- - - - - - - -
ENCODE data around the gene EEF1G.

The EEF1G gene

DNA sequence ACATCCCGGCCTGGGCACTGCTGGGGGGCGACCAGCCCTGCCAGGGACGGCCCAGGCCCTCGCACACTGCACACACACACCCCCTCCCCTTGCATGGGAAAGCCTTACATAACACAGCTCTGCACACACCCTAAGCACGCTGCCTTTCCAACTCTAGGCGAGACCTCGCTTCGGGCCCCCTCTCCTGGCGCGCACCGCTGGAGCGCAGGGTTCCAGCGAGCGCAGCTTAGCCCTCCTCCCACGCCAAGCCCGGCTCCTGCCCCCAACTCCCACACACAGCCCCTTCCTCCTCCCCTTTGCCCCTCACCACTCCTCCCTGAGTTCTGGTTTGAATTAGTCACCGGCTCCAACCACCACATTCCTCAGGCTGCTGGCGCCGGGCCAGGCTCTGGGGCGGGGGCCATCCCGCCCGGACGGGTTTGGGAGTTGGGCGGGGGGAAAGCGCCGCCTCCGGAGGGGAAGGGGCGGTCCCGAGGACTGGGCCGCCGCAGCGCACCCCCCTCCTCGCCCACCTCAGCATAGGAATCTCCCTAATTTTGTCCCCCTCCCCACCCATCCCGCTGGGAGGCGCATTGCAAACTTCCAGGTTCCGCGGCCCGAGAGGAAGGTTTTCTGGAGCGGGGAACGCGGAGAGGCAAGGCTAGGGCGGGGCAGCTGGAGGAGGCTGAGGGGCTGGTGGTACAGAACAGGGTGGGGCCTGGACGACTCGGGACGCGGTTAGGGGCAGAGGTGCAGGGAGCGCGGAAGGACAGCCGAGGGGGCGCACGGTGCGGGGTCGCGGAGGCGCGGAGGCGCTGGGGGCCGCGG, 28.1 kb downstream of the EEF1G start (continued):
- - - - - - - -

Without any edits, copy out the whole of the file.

ENCODE data around the gene EEF1G.

The EEF1G gene

DNA sequence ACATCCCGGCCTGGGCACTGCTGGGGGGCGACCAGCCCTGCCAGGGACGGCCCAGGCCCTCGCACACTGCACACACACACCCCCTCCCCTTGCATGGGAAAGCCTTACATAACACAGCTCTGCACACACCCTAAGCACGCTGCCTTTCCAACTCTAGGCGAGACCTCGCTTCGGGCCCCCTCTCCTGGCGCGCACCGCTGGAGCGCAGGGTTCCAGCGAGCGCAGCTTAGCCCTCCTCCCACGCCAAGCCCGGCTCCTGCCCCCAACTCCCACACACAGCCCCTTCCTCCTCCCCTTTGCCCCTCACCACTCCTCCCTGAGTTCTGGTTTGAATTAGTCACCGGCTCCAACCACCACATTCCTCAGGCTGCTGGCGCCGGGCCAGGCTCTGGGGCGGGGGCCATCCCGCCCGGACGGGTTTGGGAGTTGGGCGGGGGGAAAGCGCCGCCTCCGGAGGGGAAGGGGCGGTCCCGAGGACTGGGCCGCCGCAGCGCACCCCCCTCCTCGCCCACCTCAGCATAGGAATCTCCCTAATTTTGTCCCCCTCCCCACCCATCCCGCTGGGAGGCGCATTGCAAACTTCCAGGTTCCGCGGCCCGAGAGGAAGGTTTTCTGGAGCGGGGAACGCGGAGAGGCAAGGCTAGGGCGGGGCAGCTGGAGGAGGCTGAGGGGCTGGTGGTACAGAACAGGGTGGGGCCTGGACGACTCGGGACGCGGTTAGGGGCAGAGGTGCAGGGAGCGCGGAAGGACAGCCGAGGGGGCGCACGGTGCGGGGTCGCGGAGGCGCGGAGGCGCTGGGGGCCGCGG, 28.1 kb downstream of the EEF1G start (continued):